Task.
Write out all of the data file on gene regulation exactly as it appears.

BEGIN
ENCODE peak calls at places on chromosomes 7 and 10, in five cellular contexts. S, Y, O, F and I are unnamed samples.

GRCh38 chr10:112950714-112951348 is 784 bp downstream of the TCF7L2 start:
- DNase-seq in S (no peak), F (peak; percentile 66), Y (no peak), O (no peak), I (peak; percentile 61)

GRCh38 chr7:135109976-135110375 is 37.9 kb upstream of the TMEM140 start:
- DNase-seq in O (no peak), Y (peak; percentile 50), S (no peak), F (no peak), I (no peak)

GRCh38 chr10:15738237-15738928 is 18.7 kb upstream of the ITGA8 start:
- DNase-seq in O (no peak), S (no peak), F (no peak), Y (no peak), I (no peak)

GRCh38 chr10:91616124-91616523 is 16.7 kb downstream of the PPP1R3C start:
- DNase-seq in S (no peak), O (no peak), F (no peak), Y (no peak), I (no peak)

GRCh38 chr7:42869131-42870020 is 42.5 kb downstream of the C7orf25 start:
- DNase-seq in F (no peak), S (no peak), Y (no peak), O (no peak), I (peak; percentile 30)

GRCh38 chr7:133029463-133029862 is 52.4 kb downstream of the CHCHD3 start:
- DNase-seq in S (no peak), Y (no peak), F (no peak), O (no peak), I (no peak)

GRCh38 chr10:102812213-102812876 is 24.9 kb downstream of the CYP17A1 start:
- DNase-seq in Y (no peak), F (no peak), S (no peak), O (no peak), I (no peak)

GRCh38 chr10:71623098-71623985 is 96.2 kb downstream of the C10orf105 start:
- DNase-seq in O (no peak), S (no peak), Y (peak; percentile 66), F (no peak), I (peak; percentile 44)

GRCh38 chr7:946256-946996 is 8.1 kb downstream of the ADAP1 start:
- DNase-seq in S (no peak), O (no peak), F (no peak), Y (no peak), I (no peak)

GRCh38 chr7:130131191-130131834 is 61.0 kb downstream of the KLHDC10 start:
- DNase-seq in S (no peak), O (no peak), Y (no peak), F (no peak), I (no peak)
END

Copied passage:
ENCODE peak calls at places on chromosomes 7 and 10, in five cellular contexts. S, Y, O, F and I are unnamed samples.

GRCh38 chr10:112950714-112951348 is 784 bp downstream of the TCF7L2 start:
- DNase-seq in S (no peak), F (peak; percentile 66), Y (no peak), O (no peak), I (peak; percentile 61)

GRCh38 chr7:135109976-135110375 is 37.9 kb upstream of the TMEM140 start:
- DNase-seq in O (no peak), Y (peak; percentile 50), S (no peak), F (no peak), I (no peak)

GRCh38 chr10:15738237-15738928 is 18.7 kb upstream of the ITGA8 start:
- DNase-seq in O (no peak), S (no peak), F (no peak), Y (no peak), I (no peak)

GRCh38 chr10:91616124-91616523 is 16.7 kb downstream of the PPP1R3C start:
- DNase-seq in S (no peak), O (no peak), F (no peak), Y (no peak), I (no peak)

GRCh38 chr7:42869131-42870020 is 42.5 kb downstream of the C7orf25 start:
- DNase-seq in F (no peak), S (no peak), Y (no peak), O (no peak), I (peak; percentile 30)

GRCh38 chr7:133029463-133029862 is 52.4 kb downstream of the CHCHD3 start:
- DNase-seq in S (no peak), Y (no peak), F (no peak), O (no peak), I (no peak)

GRCh38 chr10:102812213-102812876 is 24.9 kb downstream of the CYP17A1 start:
- DNase-seq in Y (no peak), F (no peak), S (no peak), O (no peak), I (no peak)

GRCh38 chr10:71623098-71623985 is 96.2 kb downstream of the C10orf105 start:
- DNase-seq in O (no peak), S (no peak), Y (peak; percentile 66), F (no peak), I (peak; percentile 44)

GRCh38 chr7:946256-946996 is 8.1 kb downstream of the ADAP1 start:
- DNase-seq in S (no peak), O (no peak), F (no peak), Y (no peak), I (no peak)

GRCh38 chr7:130131191-130131834 is 61.0 kb downstream of the KLHDC10 start:
- DNase-seq in S (no peak), O (no peak), Y (no peak), F (no peak), I (no peak)